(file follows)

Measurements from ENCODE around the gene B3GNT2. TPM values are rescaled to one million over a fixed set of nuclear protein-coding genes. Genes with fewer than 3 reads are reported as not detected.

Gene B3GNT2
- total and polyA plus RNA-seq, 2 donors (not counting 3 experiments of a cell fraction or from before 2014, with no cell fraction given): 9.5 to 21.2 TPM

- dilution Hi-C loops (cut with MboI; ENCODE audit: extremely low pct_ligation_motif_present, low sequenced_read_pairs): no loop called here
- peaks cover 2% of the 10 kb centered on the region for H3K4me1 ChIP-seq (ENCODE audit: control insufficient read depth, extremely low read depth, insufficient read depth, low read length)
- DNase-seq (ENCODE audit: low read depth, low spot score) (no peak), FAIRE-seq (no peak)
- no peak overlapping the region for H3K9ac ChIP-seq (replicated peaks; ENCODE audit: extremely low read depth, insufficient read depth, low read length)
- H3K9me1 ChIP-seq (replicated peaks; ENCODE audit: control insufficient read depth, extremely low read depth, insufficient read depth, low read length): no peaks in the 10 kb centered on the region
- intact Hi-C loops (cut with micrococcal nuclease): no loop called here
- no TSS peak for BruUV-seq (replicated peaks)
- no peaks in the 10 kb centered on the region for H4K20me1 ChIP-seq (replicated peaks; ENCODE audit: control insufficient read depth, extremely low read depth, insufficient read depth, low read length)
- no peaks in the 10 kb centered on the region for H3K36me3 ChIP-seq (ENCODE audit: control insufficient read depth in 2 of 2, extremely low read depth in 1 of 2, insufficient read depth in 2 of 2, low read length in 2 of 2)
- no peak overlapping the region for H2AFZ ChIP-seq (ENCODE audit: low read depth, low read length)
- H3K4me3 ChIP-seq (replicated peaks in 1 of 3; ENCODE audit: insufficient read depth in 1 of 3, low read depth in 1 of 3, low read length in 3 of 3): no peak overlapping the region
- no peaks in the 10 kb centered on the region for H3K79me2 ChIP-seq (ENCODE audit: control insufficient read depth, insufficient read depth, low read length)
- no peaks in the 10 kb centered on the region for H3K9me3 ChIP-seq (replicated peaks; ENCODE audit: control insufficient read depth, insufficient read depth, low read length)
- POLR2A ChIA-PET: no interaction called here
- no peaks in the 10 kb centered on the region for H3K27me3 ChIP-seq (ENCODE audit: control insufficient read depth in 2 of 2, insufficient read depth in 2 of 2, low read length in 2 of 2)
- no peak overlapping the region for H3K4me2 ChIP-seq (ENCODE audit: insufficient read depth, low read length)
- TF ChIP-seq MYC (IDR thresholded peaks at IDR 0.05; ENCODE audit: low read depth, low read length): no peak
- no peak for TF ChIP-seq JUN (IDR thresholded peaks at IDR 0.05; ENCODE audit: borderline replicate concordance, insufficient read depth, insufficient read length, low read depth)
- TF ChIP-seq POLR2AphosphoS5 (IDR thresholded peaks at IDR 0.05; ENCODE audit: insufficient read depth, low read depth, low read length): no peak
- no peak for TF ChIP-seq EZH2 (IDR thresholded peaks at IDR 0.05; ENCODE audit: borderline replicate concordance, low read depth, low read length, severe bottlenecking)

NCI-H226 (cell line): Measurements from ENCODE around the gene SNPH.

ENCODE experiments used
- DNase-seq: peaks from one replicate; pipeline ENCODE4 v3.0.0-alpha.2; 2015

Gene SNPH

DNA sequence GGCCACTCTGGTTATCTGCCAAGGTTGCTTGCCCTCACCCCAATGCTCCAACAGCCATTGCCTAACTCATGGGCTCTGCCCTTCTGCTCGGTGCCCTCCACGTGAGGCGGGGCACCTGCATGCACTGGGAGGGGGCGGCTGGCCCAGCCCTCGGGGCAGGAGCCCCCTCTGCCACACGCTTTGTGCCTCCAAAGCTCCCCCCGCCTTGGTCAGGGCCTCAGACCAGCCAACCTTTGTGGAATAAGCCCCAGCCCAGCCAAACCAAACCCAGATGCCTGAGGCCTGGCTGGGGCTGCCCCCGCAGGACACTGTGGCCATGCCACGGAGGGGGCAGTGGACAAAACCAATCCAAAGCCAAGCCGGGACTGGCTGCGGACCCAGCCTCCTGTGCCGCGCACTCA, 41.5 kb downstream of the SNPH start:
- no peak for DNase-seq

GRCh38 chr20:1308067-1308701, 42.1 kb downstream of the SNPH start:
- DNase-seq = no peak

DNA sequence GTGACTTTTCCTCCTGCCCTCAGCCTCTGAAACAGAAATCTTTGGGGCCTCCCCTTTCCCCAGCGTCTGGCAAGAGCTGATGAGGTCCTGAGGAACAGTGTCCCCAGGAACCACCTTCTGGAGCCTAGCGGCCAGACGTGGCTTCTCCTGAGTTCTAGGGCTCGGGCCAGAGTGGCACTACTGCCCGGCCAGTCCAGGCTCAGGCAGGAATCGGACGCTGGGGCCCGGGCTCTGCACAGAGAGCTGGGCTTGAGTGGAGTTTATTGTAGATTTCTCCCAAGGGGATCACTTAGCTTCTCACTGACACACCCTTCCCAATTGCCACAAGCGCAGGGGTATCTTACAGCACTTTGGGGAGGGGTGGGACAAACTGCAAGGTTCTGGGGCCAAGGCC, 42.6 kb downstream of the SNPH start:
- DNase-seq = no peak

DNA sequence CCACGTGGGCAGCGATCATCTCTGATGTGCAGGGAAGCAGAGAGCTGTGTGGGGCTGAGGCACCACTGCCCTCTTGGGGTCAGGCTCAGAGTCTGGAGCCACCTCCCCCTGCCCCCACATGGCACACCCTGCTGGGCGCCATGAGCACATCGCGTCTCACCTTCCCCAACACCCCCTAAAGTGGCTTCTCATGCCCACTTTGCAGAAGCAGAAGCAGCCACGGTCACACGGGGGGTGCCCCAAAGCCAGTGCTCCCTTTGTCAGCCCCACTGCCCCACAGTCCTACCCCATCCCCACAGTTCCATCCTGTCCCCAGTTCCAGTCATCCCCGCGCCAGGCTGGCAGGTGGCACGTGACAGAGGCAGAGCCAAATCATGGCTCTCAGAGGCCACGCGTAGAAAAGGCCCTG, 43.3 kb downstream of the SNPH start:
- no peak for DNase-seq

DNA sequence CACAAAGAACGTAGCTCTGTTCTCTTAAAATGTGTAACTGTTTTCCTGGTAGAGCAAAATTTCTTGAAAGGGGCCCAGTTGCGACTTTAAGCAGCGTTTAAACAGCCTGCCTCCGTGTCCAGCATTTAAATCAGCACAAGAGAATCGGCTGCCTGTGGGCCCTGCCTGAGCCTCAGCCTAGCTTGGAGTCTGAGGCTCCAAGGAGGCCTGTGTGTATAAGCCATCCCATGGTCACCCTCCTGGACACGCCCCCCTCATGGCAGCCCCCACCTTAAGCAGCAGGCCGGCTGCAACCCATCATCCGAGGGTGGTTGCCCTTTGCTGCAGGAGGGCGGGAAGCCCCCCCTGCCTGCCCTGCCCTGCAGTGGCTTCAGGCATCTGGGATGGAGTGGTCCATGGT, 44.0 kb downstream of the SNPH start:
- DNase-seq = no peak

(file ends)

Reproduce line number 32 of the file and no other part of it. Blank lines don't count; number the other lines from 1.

DNA sequence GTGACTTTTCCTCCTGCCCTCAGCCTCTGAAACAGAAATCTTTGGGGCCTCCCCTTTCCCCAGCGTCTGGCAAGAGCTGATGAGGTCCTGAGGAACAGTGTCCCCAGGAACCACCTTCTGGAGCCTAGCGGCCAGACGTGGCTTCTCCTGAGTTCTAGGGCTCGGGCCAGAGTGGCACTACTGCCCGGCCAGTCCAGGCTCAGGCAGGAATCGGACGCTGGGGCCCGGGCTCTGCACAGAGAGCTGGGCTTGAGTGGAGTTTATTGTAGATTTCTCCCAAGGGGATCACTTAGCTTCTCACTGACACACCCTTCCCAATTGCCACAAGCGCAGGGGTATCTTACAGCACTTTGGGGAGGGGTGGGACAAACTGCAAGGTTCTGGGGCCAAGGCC, 42.6 kb downstream of the SNPH start: